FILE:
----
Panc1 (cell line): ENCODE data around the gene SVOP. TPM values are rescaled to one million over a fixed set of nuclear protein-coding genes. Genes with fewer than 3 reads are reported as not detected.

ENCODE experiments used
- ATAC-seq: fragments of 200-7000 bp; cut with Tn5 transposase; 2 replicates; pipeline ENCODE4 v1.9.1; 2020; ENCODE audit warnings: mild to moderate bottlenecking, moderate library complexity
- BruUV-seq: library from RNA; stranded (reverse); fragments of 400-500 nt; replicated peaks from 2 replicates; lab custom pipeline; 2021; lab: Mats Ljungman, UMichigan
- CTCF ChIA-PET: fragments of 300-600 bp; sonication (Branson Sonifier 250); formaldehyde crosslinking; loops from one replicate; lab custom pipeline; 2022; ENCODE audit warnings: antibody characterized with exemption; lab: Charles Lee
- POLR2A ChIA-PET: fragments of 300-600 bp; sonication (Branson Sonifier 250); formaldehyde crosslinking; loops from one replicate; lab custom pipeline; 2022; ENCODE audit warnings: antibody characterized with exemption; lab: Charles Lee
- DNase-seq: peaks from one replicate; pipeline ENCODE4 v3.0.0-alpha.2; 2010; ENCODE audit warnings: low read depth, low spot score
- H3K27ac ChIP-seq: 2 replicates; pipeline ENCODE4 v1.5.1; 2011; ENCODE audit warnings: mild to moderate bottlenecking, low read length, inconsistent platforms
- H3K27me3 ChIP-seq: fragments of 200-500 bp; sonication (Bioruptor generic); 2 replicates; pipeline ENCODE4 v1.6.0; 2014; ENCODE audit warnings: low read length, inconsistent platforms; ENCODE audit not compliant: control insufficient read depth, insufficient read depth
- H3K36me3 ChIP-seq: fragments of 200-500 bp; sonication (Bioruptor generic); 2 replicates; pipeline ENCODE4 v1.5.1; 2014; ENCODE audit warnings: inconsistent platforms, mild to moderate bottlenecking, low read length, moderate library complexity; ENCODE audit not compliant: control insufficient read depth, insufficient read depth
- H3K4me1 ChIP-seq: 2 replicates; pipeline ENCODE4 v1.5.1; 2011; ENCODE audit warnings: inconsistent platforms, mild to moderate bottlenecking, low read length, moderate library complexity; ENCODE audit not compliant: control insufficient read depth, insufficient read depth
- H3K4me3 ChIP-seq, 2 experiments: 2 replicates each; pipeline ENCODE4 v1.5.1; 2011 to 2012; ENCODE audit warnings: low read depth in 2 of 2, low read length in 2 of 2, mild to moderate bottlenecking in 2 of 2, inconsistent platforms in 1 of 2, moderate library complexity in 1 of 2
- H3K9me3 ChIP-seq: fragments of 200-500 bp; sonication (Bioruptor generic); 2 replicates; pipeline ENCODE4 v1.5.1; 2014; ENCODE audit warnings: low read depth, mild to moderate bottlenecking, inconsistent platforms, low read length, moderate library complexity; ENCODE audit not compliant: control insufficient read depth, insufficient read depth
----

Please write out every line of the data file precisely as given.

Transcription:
Panc1 (cell line): ENCODE data around the gene SVOP. TPM values are rescaled to one million over a fixed set of nuclear protein-coding genes. Genes with fewer than 3 reads are reported as not detected.

ENCODE experiments used
- ATAC-seq: fragments of 200-7000 bp; cut with Tn5 transposase; 2 replicates; pipeline ENCODE4 v1.9.1; 2020; ENCODE audit warnings: mild to moderate bottlenecking, moderate library complexity
- BruUV-seq: library from RNA; stranded (reverse); fragments of 400-500 nt; replicated peaks from 2 replicates; lab custom pipeline; 2021; lab: Mats Ljungman, UMichigan
- CTCF ChIA-PET: fragments of 300-600 bp; sonication (Branson Sonifier 250); formaldehyde crosslinking; loops from one replicate; lab custom pipeline; 2022; ENCODE audit warnings: antibody characterized with exemption; lab: Charles Lee
- POLR2A ChIA-PET: fragments of 300-600 bp; sonication (Branson Sonifier 250); formaldehyde crosslinking; loops from one replicate; lab custom pipeline; 2022; ENCODE audit warnings: antibody characterized with exemption; lab: Charles Lee
- DNase-seq: peaks from one replicate; pipeline ENCODE4 v3.0.0-alpha.2; 2010; ENCODE audit warnings: low read depth, low spot score
- H3K27ac ChIP-seq: 2 replicates; pipeline ENCODE4 v1.5.1; 2011; ENCODE audit warnings: mild to moderate bottlenecking, low read length, inconsistent platforms
- H3K27me3 ChIP-seq: fragments of 200-500 bp; sonication (Bioruptor generic); 2 replicates; pipeline ENCODE4 v1.6.0; 2014; ENCODE audit warnings: low read length, inconsistent platforms; ENCODE audit not compliant: control insufficient read depth, insufficient read depth
- H3K36me3 ChIP-seq: fragments of 200-500 bp; sonication (Bioruptor generic); 2 replicates; pipeline ENCODE4 v1.5.1; 2014; ENCODE audit warnings: inconsistent platforms, mild to moderate bottlenecking, low read length, moderate library complexity; ENCODE audit not compliant: control insufficient read depth, insufficient read depth
- H3K4me1 ChIP-seq: 2 replicates; pipeline ENCODE4 v1.5.1; 2011; ENCODE audit warnings: inconsistent platforms, mild to moderate bottlenecking, low read length, moderate library complexity; ENCODE audit not compliant: control insufficient read depth, insufficient read depth
- H3K4me3 ChIP-seq, 2 experiments: 2 replicates each; pipeline ENCODE4 v1.5.1; 2011 to 2012; ENCODE audit warnings: low read depth in 2 of 2, low read length in 2 of 2, mild to moderate bottlenecking in 2 of 2, inconsistent platforms in 1 of 2, moderate library complexity in 1 of 2
- H3K9me3 ChIP-seq: fragments of 200-500 bp; sonication (Bioruptor generic); 2 replicates; pipeline ENCODE4 v1.5.1; 2014; ENCODE audit warnings: low read depth, mild to moderate bottlenecking, inconsistent platforms, low read length, moderate library complexity; ENCODE audit not compliant: control insufficient read depth, insufficient read depth